To download a PDF copy of this sermon, please click here.

Lost in translation

If you’ve ever been on holiday to a foreign country, you’ll know that – most of the time – people are pretty good with English, to our great shame.  But sometimes translations don’t come out quite right.  I’ve got a few here on-screen that I found online.  (See here.)

We have a little of this going on in our reading this morning.  If you were following the reading from Romans in one of the church Bibles, you will have spotted that there were some pretty major differences between what it says, and what Jo read.  This bit of Romans 8 is in fact one of the notorious parts of the original NIV, which in most respects is actually a pretty good translation.

But not here.

Controlled?  Sinful Nature?

To show what I mean, take a look at v6 in the church Bibles:

The mind of sinful man is death, but the mind controlled by the Spirit is life and peace.

Romans 8.6 (NIV 1983)

The translators have added in extra words to ‘help’ us, but they are making it worse.  Neither the word ‘sinful’ nor the word ‘man’ appear in the sentence Paul actually wrote.  And neither does the word ‘controlled’, which pops up again in v8:

Those controlled by the sinful nature cannot please God.

Romans 8.8 (NIV 1983)

This suggests that there is something called a ‘sinful nature’ which ‘controls’ people so they are unable to please God.  But the issue is, Paul’s sentence does not include the words for ‘controlled’, ‘sinful’ or ‘nature’.

Friends, there is nothing inside you that controls you, other than you – you alone are responsible for your thoughts and actions, and one day God will hold you to account for them.

And also, God does not want to control you like some heavenly puppet-master.  Sometimes people invite God to come and ‘take control’ – there are even some songs that do that – and I suspect they come from people who have been reading bad translations of the Bible.

Did Jesus live among us to ‘take control’?  No – in fact he did the complete opposite.  He allowed himself to be subjected to human cruelty, even causing many to reject him as God’s Son, because surely someone with all that power would ‘take control’?

But no: that is a human way of thinking, and it is not the way God thinks.  Jesus came to open his arms wide and invite us home.  Jesus does not grab us by the scruff of the neck and drop-kick us into the kingdom of God, whether we like it or not.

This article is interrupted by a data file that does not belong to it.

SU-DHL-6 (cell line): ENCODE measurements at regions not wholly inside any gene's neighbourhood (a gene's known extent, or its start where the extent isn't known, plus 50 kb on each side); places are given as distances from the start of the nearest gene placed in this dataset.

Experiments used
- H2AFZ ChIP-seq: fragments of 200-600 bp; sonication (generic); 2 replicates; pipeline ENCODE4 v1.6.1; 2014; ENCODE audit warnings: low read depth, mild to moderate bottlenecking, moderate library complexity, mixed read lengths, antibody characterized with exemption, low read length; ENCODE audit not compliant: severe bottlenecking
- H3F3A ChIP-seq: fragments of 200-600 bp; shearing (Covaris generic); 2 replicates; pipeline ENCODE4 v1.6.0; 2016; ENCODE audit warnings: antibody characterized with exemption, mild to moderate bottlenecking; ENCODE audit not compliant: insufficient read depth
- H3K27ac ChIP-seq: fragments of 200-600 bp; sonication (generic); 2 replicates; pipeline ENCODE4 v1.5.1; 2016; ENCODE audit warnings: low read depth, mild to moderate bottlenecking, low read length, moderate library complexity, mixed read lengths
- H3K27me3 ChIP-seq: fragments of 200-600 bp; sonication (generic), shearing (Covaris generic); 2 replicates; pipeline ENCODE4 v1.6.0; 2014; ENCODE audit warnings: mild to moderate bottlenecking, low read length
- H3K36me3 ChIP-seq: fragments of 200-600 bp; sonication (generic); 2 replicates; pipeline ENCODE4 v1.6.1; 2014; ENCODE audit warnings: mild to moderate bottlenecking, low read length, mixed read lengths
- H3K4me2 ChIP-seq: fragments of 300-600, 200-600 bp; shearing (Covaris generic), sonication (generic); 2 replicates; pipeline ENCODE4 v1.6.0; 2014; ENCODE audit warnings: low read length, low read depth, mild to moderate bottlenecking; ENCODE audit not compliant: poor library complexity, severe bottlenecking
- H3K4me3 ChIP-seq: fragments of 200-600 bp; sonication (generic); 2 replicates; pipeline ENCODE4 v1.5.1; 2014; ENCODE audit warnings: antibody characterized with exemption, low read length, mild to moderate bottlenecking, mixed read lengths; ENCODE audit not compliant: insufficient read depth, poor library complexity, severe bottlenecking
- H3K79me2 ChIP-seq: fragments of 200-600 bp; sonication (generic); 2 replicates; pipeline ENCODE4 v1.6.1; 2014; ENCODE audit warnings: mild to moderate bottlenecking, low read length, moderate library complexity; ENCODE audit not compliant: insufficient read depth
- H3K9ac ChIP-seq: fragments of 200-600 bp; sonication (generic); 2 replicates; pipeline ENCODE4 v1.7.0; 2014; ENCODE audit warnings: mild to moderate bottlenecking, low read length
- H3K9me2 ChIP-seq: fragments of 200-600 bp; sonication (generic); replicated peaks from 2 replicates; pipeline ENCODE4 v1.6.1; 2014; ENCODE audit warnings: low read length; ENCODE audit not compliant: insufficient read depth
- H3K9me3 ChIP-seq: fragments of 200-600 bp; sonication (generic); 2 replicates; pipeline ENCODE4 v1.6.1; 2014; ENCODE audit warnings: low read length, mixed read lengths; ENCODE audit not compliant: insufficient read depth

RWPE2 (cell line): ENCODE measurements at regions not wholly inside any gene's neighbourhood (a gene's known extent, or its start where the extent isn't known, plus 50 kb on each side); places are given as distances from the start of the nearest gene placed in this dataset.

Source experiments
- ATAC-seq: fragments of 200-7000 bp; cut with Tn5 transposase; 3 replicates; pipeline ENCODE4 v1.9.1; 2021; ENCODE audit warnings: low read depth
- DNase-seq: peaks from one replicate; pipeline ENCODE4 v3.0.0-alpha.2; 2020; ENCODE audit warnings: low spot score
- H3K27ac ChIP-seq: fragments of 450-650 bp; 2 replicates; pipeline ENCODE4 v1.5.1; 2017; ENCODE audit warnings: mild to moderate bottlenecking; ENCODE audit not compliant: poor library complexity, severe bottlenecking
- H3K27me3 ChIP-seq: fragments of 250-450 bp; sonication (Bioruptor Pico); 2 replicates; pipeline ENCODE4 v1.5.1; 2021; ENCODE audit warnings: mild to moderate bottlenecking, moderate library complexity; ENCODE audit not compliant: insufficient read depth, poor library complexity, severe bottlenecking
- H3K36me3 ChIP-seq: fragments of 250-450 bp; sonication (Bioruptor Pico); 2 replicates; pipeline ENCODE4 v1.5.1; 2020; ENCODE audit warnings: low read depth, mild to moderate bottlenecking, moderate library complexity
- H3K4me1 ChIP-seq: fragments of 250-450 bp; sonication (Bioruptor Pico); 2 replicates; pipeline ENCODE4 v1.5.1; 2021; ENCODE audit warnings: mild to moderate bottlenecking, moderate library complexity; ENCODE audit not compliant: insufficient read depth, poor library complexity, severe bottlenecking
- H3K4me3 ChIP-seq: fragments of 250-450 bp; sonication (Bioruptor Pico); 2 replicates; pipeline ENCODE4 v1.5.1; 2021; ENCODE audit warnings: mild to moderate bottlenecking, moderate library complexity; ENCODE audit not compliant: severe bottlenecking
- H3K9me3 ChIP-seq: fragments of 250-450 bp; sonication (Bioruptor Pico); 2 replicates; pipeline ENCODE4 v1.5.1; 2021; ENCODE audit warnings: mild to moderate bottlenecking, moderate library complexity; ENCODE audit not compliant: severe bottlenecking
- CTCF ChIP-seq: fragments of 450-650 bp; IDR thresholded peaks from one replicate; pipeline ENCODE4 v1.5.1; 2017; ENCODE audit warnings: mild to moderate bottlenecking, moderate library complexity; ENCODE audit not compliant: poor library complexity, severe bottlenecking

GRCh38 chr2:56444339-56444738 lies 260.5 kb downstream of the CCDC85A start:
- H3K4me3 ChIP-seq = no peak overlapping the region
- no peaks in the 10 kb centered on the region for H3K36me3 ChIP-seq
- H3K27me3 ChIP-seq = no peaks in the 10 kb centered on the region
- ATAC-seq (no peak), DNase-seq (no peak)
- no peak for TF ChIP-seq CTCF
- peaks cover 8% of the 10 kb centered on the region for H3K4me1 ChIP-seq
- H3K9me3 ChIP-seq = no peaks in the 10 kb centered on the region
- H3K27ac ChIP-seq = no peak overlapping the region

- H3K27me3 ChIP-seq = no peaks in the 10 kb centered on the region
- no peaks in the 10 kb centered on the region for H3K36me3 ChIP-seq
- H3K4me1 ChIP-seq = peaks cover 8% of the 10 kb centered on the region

Imagine this scenario.  Three years ago, I had fallen in love with Jess.  We had been going out for about four months, and things were looking very promising, so much so that I started to think about how and when I might propose.

I can’t tell you how many brain cycles, how much brain power I expended on planning that proposal.

But one thing I did not consider, was tricking her into marrying me, or worse kidnapping her and forcing her to marry me.

No: when I proposed, I asked a question.  I said, ‘Jess, will you marry me?’  (Or words to that effect.)  And she said, ‘Yes!’ and threw herself into my arms so hard that I nearly fell over backwards, to the amusement of a group of builders who were watching us!

Marriage is not about control, but mutual and shared love.

Love is not about control; love is about invitation and response.

So where does that leave us with this bit of Romans?  Sometimes people dismiss Paul as complex, confusing – and even plain wrong.  I agree Paul’s letters are often complex and sometimes confusing.

But, tempting though it can be to disagree with Paul, we need to trust God’s word, and allow it to correct our way of thinking, rather than the other way round.

There’s a little word that I think helps us with these verses: mindset.  It’s not about control, it’s about our mindset, it’s about what we set our minds on, what we focus on, what drives us, because what we set our minds on determines our direction of travel.


Close your church Bibles, and look at verses 5-6 with me, from the NRSV translation, which is much closer to the original Greek.

For those who live according to the flesh set their minds on the things of the flesh, but those who live according to the Spirit set their minds on the things of the Spirit.

To set the mind on the flesh is death, but to set the mind on the Spirit is life and peace.

Romans 8.5-6 (NRSV)

Paul gives us a simple choice here: flesh or Spirit, death or life and peace?  Paul says that what we do here and now matters, because our mindset, what we set our minds on, sets our direction of travel.

So what do you set your mind on?  Is it set on the flesh?